THERE are few actors quite so synonymous with a particular kind of upper-class English identity as the late David Tomlinson.

Best known for his iconic role as Mr Banks in the Disney classic Mary Poppins, he made his mark elsewhere too with characters that were sometimes kind, sometimes conceited, but always reserved and thoroughly English – in a strawberries and cream on the lawn sort of way.

The Life I Lead, starring the compelling Miles Jupp as Mr Tomlinson, is a quasi-comedy which is best described as an adaptation of the man's life. It is told in varying styles, via song, fourth wall-breaking jokes and banter, and long dramatic scenes.

Throughout, Miles Jupp impresses with both his range and delivery, revealing a great deal of depth both to himself and his character.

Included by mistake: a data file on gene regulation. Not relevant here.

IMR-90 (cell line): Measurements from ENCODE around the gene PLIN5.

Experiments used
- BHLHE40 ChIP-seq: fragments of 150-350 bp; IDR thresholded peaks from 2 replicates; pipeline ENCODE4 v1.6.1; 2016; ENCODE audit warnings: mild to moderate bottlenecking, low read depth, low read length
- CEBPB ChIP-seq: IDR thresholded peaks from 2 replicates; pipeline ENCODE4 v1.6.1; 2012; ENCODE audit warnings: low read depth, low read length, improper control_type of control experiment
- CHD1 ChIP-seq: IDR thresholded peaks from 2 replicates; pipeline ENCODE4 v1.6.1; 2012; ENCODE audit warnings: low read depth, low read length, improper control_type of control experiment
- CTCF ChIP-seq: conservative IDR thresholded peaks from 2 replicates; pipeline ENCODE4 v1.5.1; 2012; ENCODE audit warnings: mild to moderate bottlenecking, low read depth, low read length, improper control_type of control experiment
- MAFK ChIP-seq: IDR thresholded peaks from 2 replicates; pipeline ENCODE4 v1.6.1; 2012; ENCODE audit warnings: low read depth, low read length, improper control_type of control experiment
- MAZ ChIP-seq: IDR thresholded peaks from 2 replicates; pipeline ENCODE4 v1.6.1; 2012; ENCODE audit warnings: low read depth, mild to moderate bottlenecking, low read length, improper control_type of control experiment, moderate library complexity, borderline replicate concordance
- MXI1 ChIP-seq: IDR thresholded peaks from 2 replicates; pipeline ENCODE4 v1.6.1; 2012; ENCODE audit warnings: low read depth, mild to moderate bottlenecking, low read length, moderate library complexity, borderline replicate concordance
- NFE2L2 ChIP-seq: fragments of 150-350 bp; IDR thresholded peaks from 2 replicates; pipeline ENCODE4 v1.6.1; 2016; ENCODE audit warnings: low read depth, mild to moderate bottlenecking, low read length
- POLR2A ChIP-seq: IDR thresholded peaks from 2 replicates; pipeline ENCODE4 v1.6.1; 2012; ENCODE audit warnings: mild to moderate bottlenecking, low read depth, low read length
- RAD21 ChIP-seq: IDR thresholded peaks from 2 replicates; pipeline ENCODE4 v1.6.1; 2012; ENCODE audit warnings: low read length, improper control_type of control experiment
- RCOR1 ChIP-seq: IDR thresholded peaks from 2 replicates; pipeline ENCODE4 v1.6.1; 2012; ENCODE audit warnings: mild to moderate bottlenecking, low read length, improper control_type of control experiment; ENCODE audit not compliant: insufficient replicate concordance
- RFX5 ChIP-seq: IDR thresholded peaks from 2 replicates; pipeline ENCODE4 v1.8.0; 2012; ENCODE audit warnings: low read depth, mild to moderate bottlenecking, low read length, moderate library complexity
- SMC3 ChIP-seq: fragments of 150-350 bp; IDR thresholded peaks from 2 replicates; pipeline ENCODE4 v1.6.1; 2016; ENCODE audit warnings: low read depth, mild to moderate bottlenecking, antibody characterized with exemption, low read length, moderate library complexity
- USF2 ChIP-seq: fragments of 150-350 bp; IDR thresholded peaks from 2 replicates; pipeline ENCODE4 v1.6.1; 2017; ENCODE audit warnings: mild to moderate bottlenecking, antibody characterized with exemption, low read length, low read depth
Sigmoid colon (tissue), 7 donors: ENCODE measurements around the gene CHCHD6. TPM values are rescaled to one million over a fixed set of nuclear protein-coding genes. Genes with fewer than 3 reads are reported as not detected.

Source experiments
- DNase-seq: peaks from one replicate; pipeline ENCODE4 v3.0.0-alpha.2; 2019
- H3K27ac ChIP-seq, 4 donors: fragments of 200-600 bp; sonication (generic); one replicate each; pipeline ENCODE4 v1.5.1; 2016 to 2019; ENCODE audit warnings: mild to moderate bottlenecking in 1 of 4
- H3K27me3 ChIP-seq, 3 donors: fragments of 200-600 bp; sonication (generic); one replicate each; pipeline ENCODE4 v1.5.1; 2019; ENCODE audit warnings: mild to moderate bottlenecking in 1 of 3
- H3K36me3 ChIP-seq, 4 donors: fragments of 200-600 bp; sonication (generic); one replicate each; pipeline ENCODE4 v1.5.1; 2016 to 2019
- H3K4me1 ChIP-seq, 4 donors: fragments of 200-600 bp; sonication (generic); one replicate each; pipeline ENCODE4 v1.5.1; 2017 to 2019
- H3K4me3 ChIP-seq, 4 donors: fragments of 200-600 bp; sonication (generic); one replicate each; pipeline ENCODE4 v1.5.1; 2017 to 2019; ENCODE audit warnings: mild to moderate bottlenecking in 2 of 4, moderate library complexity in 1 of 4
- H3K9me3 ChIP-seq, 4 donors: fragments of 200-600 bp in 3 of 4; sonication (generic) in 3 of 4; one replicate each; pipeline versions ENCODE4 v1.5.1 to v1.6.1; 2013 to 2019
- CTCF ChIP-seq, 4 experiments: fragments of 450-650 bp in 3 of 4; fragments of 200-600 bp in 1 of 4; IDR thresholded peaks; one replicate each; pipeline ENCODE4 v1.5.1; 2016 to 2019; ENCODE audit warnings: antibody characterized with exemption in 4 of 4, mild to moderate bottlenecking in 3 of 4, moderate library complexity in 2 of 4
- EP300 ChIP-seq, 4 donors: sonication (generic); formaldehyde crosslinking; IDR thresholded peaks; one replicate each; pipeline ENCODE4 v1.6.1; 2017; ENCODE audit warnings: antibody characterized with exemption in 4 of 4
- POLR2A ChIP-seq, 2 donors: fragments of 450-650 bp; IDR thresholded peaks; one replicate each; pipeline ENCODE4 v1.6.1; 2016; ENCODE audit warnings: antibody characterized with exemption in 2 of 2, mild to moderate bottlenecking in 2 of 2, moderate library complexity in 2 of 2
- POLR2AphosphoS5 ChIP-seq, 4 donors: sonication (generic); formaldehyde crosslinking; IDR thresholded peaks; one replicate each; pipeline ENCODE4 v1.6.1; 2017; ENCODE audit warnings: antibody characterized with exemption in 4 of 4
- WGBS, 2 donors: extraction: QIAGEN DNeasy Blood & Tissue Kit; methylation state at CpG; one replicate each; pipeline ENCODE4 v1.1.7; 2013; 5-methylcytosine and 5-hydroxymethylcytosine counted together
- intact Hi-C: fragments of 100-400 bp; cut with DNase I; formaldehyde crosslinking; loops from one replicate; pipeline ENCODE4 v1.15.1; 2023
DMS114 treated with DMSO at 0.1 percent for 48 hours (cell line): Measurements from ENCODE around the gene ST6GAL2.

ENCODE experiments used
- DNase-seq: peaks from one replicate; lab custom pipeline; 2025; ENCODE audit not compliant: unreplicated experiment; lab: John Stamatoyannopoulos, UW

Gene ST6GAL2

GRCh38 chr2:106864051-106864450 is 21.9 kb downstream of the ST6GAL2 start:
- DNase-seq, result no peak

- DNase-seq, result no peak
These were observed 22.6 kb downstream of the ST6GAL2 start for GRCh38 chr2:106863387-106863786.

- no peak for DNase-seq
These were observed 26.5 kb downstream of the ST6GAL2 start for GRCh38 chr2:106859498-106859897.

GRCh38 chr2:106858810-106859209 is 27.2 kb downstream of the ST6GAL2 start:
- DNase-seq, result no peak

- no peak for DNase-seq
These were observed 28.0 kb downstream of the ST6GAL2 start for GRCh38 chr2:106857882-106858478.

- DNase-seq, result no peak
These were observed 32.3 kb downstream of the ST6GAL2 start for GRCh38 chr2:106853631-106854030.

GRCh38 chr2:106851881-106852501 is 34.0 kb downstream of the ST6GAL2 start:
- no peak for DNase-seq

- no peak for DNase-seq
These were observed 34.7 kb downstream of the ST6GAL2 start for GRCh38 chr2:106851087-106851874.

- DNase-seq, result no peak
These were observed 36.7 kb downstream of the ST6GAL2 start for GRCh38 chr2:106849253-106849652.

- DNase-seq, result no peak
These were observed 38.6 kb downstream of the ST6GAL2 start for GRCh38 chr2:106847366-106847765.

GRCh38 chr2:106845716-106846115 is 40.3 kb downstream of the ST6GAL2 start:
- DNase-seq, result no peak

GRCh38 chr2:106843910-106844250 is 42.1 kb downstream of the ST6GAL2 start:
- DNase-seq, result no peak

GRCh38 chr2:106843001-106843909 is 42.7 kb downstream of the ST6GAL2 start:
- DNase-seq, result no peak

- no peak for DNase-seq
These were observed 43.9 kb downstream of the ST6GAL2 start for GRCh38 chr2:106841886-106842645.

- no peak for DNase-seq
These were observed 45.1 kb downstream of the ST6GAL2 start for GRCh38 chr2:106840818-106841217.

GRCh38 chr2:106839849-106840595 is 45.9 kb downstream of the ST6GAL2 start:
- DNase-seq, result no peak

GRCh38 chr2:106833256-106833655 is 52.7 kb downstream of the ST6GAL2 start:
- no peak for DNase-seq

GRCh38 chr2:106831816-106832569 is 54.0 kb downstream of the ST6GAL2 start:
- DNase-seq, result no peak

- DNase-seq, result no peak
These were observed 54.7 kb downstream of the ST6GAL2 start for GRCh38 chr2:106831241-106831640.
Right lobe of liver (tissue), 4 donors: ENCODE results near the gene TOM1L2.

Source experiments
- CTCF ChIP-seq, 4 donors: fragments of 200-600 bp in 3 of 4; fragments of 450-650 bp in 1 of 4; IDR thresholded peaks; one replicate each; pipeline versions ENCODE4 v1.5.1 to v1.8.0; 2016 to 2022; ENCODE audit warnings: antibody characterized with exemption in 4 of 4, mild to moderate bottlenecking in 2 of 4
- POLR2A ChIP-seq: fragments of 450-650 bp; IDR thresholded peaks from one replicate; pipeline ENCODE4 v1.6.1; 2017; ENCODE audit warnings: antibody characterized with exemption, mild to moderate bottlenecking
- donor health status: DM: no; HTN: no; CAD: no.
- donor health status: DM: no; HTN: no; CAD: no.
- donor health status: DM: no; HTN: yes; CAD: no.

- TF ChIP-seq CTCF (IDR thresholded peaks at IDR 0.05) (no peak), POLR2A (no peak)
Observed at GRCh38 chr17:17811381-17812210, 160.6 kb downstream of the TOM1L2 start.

This is, of course, crucial to the plot as it stands. Tomlinson, and indeed the characters he played, had an overriding tendency to mask pain with humour. This is reflected in the structure of each scene: whenever we learn something heart-breaking, mere moments later we are then whisked into a Disney song, or a joke, demonstrating a difficulty in dealing with difficult truths.

Indeed, as charming as Mr Tomlinson is (and was), his life was one of profound pain and difficulty, that he survived as long as he did in good spirits is a testament to his generation, forged from war and loss.

This isn’t to say that this is a disjointed work, or that it lacks depth. In fact quite the opposite is true on both counts. Jupp is a born raconteur, and the life of Tomlinson is a fascinating one to tell.

An evening with mirth and pathos in buckets, and one which you will never likely experience again.

The Life I Lead runs at the Theatre Royal Bath until August 31.

Sean Cameron